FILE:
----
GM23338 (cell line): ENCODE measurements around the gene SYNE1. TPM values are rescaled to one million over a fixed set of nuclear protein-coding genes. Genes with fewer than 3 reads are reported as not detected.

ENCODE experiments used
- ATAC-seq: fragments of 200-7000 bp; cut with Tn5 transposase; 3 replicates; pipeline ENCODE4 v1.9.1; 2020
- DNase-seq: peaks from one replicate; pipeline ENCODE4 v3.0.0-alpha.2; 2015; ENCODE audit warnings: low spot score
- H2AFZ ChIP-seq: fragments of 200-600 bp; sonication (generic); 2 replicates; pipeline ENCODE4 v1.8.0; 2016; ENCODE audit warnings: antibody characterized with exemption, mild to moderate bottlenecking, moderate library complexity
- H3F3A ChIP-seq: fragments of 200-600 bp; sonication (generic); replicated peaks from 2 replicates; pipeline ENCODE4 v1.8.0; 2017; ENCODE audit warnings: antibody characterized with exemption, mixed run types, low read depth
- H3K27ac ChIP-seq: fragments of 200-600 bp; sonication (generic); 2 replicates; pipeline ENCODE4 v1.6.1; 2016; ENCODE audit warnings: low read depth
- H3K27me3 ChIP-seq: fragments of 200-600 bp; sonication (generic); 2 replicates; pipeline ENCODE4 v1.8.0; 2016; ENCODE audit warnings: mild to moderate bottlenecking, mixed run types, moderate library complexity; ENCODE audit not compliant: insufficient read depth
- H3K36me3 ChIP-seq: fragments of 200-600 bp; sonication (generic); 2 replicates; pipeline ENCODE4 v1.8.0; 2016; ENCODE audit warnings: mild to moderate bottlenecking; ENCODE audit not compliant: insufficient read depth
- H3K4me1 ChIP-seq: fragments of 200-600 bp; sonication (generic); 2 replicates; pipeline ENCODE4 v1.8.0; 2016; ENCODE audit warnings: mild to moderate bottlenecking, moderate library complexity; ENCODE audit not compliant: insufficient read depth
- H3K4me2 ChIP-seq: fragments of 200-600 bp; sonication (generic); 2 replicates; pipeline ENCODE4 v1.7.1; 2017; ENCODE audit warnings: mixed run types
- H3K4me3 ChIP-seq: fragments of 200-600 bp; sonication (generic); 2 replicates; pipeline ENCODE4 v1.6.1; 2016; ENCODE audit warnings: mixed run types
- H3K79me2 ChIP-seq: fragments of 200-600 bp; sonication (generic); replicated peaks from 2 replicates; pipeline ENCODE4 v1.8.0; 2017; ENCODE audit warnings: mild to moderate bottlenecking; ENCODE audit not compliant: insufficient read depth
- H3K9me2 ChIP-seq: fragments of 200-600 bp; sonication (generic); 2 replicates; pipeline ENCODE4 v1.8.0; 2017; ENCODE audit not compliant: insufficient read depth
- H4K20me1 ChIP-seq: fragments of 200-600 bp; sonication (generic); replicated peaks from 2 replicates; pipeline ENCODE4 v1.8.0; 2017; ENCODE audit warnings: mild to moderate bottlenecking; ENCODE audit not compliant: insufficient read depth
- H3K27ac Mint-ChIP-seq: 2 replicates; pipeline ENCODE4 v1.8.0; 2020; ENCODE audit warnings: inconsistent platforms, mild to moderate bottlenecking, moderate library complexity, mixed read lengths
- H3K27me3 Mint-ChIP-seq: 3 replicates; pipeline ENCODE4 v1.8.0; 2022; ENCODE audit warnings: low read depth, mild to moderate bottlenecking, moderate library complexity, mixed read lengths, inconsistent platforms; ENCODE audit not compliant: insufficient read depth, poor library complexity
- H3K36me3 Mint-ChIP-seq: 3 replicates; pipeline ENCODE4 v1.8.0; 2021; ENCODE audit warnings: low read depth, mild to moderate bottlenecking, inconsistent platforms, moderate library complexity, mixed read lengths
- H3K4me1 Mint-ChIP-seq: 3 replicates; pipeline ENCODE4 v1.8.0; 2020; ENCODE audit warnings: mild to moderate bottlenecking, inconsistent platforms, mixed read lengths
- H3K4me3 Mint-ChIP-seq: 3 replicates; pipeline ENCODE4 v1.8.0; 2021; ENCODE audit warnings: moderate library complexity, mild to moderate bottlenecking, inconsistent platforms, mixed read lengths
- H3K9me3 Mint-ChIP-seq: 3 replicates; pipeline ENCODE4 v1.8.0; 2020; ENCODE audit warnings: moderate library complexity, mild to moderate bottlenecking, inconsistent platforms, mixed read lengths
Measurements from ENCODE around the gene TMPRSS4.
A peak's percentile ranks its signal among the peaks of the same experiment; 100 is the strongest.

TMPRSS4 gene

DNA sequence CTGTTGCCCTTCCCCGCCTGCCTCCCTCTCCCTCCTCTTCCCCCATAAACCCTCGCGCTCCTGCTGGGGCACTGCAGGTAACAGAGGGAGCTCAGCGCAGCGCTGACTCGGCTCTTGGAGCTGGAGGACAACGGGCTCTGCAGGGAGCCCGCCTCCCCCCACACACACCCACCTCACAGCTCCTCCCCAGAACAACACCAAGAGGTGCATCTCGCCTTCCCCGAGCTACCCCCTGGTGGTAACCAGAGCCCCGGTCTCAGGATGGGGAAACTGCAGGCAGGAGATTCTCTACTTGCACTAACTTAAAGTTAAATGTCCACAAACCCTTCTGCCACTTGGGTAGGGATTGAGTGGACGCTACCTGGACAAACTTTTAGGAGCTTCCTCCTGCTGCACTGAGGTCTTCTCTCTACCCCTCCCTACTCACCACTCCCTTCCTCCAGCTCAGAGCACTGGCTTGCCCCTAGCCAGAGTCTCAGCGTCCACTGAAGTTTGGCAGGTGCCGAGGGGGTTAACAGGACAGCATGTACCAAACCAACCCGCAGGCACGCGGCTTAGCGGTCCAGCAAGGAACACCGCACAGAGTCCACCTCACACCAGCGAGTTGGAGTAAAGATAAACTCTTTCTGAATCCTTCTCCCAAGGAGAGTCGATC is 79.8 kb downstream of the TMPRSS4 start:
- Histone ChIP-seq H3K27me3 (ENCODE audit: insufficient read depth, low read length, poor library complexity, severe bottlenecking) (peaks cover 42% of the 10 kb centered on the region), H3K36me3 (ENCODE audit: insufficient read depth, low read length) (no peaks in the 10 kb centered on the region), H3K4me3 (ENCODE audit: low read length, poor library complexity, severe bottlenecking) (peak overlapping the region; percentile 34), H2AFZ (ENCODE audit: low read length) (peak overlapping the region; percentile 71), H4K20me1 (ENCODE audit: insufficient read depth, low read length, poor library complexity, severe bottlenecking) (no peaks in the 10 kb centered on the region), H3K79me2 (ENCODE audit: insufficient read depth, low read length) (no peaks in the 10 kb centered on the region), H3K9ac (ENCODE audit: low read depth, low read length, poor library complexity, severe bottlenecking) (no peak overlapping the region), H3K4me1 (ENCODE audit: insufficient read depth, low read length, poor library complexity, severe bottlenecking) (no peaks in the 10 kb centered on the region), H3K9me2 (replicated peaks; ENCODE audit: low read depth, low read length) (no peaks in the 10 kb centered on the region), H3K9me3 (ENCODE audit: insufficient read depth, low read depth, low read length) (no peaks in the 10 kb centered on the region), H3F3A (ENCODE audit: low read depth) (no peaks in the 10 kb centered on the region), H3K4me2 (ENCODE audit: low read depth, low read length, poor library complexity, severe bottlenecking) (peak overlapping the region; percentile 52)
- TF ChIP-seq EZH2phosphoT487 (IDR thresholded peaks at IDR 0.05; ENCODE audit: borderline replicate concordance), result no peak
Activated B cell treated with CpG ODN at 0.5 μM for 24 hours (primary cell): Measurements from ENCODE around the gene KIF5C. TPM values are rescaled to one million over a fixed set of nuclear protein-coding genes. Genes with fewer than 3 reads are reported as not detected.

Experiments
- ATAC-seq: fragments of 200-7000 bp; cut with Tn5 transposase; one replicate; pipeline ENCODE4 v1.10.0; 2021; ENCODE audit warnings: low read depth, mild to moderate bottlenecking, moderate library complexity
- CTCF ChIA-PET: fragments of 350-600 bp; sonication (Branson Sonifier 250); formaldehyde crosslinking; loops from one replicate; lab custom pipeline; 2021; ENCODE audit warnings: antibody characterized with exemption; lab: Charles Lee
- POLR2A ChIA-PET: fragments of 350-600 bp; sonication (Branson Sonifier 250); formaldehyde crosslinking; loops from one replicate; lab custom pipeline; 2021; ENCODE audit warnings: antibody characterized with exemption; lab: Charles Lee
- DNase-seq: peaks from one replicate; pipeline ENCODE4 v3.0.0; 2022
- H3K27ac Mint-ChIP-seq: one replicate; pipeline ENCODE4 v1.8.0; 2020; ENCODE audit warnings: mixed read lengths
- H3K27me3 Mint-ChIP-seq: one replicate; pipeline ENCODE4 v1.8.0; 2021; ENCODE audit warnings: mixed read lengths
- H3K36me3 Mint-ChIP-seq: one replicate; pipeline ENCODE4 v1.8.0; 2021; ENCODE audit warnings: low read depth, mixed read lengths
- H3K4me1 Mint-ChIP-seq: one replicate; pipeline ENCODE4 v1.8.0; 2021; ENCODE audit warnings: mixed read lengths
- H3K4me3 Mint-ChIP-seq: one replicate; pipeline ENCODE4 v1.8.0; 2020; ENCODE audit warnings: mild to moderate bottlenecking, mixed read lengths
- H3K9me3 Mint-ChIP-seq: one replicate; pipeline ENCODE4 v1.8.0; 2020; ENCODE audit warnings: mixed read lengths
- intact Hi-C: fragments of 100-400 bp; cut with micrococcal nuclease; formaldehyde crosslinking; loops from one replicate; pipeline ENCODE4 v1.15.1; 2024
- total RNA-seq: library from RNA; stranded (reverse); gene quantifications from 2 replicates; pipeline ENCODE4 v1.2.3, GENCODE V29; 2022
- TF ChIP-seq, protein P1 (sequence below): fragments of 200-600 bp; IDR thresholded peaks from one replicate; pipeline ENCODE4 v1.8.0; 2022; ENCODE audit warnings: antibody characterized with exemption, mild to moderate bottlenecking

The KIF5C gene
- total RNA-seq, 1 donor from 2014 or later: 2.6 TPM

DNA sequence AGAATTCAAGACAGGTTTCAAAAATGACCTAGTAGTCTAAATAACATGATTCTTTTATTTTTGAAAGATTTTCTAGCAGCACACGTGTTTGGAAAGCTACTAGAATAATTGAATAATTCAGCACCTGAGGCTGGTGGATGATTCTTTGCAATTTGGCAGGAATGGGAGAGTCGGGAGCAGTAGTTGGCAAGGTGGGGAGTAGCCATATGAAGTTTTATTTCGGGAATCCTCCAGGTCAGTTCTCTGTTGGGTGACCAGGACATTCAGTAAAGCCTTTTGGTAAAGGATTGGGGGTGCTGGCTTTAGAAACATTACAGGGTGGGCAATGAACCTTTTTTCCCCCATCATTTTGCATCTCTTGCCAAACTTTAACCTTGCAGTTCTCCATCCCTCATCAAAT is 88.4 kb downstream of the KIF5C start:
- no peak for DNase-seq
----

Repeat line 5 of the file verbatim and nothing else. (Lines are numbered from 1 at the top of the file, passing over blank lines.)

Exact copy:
- H2AFZ ChIP-seq: fragments of 200-600 bp; sonication (generic); 2 replicates; pipeline ENCODE4 v1.8.0; 2016; ENCODE audit warnings: antibody characterized with exemption, mild to moderate bottlenecking, moderate library complexity